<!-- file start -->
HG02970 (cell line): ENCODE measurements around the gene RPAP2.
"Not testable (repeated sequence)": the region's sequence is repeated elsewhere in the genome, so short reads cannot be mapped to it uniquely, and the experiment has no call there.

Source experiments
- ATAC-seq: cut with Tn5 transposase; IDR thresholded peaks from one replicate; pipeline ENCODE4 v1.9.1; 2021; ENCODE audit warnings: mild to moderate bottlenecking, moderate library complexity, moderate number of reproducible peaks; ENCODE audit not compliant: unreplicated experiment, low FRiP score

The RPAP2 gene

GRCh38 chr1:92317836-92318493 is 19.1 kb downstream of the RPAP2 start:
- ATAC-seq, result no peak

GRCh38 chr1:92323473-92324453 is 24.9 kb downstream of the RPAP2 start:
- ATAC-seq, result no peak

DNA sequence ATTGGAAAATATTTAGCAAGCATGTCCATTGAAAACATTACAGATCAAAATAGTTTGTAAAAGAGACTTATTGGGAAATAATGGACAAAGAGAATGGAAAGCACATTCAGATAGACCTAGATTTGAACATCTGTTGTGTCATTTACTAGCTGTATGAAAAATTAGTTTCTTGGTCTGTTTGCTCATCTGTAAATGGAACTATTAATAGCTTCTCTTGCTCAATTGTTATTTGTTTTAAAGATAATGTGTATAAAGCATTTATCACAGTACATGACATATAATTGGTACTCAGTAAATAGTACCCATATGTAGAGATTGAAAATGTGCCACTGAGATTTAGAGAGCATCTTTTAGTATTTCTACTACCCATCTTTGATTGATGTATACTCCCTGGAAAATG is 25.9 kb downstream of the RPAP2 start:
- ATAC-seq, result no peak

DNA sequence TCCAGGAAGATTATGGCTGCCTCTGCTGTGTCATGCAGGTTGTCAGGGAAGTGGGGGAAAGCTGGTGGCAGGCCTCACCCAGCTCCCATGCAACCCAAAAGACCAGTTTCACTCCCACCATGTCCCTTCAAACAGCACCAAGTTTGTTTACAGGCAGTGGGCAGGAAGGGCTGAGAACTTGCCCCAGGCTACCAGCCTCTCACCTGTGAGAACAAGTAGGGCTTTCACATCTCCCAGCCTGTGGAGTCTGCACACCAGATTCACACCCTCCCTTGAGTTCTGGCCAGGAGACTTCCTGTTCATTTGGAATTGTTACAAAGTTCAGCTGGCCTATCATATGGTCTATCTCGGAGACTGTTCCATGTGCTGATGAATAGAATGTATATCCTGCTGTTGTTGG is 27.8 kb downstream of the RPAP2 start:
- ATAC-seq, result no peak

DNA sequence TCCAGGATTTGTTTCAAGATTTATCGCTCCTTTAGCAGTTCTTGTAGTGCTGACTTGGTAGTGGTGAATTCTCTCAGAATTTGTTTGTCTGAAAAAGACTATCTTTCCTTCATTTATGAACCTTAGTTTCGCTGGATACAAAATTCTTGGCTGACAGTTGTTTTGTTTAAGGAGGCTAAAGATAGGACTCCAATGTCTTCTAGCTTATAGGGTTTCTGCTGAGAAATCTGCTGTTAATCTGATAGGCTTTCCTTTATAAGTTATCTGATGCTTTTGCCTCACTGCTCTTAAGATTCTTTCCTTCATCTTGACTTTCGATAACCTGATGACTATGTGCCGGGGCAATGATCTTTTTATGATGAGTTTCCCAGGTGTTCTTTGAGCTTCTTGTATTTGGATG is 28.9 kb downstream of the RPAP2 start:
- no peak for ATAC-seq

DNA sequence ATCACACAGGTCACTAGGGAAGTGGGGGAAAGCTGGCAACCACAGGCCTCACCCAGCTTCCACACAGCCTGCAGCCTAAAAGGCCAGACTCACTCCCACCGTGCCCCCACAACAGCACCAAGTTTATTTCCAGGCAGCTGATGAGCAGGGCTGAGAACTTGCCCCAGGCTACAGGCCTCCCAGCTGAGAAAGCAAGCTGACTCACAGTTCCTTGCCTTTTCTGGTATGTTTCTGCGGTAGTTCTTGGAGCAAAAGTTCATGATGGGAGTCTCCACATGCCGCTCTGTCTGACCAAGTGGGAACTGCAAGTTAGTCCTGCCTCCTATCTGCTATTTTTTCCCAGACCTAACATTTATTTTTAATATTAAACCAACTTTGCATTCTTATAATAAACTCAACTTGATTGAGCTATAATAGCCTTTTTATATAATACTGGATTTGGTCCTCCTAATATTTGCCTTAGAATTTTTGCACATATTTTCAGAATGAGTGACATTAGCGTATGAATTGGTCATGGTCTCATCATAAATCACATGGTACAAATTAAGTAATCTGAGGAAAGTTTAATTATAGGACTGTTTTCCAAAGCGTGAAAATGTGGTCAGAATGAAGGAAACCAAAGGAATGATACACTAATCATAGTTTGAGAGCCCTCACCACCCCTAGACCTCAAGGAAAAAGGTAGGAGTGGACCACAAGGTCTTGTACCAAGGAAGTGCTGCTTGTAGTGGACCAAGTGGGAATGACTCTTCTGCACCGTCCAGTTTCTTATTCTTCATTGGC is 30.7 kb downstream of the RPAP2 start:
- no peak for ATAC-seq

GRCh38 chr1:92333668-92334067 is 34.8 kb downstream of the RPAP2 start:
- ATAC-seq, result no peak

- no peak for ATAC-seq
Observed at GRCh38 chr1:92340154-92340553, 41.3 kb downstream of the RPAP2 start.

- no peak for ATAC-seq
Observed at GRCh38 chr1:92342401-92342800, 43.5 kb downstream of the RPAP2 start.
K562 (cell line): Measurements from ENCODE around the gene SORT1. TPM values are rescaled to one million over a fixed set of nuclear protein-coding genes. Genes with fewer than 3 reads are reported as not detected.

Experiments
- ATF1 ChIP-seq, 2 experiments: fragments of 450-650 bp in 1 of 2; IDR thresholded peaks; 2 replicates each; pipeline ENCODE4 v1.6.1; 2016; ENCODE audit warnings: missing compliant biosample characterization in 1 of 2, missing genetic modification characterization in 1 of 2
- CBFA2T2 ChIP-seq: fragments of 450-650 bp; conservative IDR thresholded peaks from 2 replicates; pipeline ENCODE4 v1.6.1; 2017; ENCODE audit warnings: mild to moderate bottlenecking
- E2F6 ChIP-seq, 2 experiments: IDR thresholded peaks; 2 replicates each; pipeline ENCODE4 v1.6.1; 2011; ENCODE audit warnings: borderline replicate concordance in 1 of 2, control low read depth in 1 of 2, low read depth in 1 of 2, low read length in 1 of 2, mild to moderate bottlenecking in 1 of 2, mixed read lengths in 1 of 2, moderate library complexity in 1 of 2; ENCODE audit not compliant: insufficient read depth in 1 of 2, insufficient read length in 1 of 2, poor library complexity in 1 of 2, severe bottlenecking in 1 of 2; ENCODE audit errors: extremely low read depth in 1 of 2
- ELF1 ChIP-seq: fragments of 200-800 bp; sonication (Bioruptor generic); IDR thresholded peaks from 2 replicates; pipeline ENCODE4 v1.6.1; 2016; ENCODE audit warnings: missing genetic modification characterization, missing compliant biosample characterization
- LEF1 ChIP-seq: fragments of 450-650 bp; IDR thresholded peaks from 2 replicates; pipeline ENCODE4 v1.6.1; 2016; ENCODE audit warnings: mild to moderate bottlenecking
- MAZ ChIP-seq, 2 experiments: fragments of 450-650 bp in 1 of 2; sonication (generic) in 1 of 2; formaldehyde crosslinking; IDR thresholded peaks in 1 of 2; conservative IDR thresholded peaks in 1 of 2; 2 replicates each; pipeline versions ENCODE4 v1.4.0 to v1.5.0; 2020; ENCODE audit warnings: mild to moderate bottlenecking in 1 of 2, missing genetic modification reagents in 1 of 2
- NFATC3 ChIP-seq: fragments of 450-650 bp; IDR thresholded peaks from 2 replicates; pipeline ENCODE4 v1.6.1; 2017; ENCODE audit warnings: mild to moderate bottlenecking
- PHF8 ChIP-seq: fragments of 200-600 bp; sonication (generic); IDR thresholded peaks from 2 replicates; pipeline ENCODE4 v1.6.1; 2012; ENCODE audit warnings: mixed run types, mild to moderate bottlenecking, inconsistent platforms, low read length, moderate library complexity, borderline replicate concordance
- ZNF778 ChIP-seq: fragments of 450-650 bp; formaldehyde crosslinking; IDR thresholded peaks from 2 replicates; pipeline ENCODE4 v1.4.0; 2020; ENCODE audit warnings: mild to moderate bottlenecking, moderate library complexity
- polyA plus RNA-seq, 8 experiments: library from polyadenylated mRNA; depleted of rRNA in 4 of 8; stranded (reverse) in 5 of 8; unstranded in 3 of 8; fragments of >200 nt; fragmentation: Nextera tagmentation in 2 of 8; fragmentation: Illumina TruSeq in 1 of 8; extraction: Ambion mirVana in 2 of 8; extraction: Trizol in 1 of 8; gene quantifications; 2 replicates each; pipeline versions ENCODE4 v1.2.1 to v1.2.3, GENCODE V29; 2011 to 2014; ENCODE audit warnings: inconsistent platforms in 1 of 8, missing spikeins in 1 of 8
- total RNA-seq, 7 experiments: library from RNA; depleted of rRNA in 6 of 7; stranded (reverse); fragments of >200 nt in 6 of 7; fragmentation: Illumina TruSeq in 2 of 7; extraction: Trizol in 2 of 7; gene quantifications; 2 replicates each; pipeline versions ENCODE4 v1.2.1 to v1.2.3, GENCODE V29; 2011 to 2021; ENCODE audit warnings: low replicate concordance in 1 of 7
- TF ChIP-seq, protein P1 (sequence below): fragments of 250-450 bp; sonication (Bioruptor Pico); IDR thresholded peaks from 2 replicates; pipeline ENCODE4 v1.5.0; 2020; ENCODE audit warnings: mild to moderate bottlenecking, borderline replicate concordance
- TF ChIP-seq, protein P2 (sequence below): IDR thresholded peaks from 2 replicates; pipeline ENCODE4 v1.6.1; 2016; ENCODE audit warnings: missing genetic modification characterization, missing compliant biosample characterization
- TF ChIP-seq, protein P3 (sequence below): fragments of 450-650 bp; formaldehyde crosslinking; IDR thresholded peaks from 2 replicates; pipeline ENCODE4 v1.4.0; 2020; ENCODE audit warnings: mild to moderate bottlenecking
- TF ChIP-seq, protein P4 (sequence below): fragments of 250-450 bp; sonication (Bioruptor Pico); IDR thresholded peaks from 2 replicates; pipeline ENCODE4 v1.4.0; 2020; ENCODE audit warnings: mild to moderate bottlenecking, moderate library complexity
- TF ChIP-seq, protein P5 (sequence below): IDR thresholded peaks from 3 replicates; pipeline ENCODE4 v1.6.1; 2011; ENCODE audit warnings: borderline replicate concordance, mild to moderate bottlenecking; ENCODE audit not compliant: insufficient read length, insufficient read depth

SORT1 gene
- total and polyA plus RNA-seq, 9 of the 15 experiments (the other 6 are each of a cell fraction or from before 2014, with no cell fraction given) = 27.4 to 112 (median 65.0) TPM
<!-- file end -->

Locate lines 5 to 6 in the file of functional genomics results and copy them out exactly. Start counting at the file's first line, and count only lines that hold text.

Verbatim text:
The RPAP2 gene

GRCh38 chr1:92317836-92318493 is 19.1 kb downstream of the RPAP2 start: